West Africa has been the victim of several waves of Ebola over the years; but up to this day, it is still suffering from the same outbreak management problems it had encountered the first time the disease had been identified. This is why in the hopes of achieving their end goals this time around, the United Nations health agency is currently holding clinical trials of Ebola vaccines in order to be tested and used next year to counter the effects of the deadly virus.
It has been reported that the treatment made by Mapp Biopharmaceutical has lead to extremely favourable results on monkeys. According to Dr. Marie-Paule Kieny, the World Health Organization Assistant Director-General for Health Systems and Innovation, the bright side of this potential cure for Ebola is that there is a high possibility that it will work since two American aid workers have already shown responsiveness to the cure which is most commonly referred to as the ‘experimental treatment’. On the other hand, the development of the Ebola serum is also deemed by several health institutions as an ongoing project which seems quite difficult to scale-up. Director Adrian Hill of Jennifer Institute said “The immune responses are there, the tough call is whether they’re enough to protect humans against Ebola, and I guess we’ll find that out in the phase 3 trial.” (Callaway, 2014).
Thanks to GlaxoSmithKline manufacturer, vaccines for Ebola are currently being enhanced to aid thousands of people who show symptoms of the virus. Suffice it to say, it is very impressive how medical practitioners have been able to address the growing Ebola virus in West Africa by developing a vaccine that can potentially cure those who are already infected with the virus. Trials are being held this December and results are expected to come out by February.
On the other side of this whole seemingly purely beneficial process, there are also some ethical issues that various health agencies and institutions ought to confront. Many people question why the untested medication was first given out to Westerners instead of the people in West Africa who are suffering severely from the outbreak for months. As a matter of fact, the Nigerian government even asked the United States Centers for Disease Control and Prevention to grant them access to the so-called Ebola serum. Unfortunately, CDC revealed that there are no doses left; hence, all nations suffering from Ebola in Africa would have to wait until next year for the supplies of the untested drug.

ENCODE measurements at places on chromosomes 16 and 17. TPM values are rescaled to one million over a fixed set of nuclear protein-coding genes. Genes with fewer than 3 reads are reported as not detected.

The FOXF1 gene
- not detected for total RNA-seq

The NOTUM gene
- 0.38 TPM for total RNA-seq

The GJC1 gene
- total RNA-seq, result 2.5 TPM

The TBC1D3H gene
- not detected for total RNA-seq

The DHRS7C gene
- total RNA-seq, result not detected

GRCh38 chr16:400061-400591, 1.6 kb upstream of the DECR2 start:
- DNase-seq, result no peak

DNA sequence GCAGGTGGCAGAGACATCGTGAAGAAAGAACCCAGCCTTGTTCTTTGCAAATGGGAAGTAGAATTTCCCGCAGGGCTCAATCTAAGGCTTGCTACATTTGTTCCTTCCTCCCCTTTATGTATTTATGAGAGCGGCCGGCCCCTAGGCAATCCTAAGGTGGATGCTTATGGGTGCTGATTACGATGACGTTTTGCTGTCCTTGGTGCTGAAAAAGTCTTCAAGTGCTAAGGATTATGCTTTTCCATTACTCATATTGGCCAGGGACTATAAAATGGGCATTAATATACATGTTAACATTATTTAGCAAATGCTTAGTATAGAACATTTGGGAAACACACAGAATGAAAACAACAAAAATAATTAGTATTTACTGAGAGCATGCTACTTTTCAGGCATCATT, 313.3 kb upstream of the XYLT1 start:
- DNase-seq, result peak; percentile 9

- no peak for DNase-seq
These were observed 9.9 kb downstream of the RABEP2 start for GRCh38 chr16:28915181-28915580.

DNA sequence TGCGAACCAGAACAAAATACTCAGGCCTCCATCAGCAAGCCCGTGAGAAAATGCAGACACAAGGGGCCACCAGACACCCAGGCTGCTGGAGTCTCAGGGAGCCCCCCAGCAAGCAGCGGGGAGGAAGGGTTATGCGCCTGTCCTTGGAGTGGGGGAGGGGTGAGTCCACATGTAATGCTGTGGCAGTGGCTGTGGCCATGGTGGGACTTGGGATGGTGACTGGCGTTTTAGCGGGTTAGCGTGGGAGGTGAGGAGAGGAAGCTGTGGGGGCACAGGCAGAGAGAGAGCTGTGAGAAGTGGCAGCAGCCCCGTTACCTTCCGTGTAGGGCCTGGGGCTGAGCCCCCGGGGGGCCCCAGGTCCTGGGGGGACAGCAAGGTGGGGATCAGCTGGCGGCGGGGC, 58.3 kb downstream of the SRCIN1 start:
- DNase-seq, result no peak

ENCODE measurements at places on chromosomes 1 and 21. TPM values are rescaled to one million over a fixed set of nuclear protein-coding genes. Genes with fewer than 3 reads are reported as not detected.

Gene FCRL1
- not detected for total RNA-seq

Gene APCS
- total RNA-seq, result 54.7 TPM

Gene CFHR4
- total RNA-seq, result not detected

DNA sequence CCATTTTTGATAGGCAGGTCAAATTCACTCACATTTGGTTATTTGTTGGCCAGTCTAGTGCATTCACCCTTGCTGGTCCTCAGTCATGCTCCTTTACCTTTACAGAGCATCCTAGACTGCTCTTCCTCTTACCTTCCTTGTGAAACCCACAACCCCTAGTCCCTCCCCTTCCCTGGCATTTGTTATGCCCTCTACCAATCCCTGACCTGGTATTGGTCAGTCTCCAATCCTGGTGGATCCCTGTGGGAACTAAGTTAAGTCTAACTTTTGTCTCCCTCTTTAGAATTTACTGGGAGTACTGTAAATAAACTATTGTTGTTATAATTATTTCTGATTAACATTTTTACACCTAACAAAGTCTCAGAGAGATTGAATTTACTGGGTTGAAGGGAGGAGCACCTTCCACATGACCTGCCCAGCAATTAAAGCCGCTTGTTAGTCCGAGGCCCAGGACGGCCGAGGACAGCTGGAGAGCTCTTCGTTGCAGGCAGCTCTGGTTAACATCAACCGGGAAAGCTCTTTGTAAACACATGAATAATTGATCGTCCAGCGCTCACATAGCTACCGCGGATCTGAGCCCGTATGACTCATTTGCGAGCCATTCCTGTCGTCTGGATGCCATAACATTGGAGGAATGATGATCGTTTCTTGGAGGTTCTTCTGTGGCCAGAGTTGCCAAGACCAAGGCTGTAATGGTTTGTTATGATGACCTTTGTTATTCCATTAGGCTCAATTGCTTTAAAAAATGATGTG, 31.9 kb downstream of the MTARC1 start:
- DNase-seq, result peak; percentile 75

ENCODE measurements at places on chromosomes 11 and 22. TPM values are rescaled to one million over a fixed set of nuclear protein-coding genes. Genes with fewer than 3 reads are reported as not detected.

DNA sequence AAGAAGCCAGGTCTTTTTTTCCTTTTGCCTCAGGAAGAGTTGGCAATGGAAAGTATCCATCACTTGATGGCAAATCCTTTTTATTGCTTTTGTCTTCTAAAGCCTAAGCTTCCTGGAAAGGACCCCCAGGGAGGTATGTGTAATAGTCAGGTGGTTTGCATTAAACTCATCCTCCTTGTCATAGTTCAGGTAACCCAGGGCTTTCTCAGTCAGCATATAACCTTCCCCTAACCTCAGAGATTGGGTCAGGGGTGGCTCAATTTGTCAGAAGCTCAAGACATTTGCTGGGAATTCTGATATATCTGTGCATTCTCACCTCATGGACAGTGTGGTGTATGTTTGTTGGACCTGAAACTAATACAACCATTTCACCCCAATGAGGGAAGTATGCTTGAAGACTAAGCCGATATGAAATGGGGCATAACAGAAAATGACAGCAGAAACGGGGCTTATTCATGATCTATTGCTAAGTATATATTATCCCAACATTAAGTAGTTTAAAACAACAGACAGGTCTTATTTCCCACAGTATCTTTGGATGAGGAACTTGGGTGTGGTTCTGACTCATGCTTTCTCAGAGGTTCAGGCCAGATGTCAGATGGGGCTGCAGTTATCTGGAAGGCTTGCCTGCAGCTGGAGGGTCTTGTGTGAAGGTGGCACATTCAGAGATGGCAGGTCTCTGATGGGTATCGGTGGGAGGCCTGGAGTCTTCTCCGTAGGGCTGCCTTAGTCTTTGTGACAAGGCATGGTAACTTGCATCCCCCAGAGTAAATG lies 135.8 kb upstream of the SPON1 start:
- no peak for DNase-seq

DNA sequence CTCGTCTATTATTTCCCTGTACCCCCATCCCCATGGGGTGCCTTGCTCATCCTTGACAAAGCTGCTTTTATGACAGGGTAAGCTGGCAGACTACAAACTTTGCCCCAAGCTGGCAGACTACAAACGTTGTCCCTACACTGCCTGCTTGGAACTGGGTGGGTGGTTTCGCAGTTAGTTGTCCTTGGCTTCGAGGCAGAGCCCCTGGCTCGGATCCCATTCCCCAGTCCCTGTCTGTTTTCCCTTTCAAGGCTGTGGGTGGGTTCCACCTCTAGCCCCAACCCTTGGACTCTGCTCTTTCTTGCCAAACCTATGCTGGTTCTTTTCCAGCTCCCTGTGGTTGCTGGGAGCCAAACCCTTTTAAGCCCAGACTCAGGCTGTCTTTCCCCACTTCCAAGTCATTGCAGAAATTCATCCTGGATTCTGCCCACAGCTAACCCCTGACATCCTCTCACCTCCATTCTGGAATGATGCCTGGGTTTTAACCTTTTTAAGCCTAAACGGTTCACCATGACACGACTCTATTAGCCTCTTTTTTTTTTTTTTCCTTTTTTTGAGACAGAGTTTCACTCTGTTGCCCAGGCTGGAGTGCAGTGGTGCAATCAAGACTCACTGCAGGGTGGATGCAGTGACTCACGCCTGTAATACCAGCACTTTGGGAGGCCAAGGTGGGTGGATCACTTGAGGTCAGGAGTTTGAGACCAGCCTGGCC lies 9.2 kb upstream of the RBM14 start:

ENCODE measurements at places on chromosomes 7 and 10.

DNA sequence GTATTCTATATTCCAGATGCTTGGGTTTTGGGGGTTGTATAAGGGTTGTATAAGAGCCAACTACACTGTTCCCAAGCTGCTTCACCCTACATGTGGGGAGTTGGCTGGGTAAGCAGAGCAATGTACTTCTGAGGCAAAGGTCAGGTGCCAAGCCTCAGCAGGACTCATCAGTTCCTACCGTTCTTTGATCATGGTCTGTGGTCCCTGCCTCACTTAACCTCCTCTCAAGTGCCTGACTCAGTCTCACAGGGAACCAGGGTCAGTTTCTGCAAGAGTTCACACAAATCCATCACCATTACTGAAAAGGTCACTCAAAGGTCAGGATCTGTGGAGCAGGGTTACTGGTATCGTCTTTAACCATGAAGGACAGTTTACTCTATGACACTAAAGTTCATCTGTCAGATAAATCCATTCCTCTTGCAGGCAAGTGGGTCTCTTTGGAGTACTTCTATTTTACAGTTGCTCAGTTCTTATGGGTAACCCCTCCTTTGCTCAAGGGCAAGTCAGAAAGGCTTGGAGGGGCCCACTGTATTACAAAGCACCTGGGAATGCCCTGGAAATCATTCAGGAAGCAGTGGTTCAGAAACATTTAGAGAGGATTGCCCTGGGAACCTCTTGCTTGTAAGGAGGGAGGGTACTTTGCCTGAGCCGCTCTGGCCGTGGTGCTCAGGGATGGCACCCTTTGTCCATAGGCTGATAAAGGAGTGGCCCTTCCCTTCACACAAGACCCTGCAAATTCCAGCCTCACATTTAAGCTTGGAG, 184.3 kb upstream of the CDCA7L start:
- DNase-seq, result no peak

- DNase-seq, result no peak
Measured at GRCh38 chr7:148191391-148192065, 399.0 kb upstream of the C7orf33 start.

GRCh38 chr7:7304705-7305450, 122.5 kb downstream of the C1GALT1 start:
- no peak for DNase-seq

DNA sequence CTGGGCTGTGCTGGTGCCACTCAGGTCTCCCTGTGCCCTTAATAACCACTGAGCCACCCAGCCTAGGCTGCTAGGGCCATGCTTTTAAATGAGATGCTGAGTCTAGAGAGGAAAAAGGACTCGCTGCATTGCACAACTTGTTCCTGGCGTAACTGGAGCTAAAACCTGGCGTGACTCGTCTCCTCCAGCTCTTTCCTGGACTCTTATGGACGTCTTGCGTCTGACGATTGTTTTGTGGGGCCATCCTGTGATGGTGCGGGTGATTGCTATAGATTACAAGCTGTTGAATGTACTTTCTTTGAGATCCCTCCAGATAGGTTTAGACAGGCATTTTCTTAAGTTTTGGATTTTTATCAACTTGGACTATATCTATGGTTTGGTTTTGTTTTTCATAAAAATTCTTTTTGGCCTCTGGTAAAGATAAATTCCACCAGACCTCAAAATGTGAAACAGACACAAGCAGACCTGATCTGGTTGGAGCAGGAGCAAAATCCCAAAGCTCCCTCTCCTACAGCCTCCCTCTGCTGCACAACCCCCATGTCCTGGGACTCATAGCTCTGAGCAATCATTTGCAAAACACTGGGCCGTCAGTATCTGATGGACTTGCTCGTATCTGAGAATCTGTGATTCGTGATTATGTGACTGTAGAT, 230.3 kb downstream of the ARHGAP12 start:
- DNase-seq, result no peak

From this rises yet another issue. Many claim that this ‘plan’ proves how African people are being treated as guinea pigs. The main dilemma many critiques are highlighting as of the moment is the fact that as the demand for a cure grows higher, untested drugs and vaccines ‘are looking better and better’ for health practitioners to use in West Africa next year despite that these so-called treatments are still unregistered (Skwarecki, 2014).
Because of these issues, the World Health Organization has summoned an expert panel of medical ethicists to discuss and examine the whole process of experimental treatment so as to weigh the pros and cons of using it in West Africa by 2015.
BBC News. (2014). Ebola: The Race for Drugs and Vaccines. Retrieved from
Callaway, E. (2014). US Ebola vaccine trial reports positive results. Retrieved from http://www.nature.com/n
Skwarecki, B. (2014). Ethical dilemmas of giving Ebola drugs to the people who need them the most. Retrieved from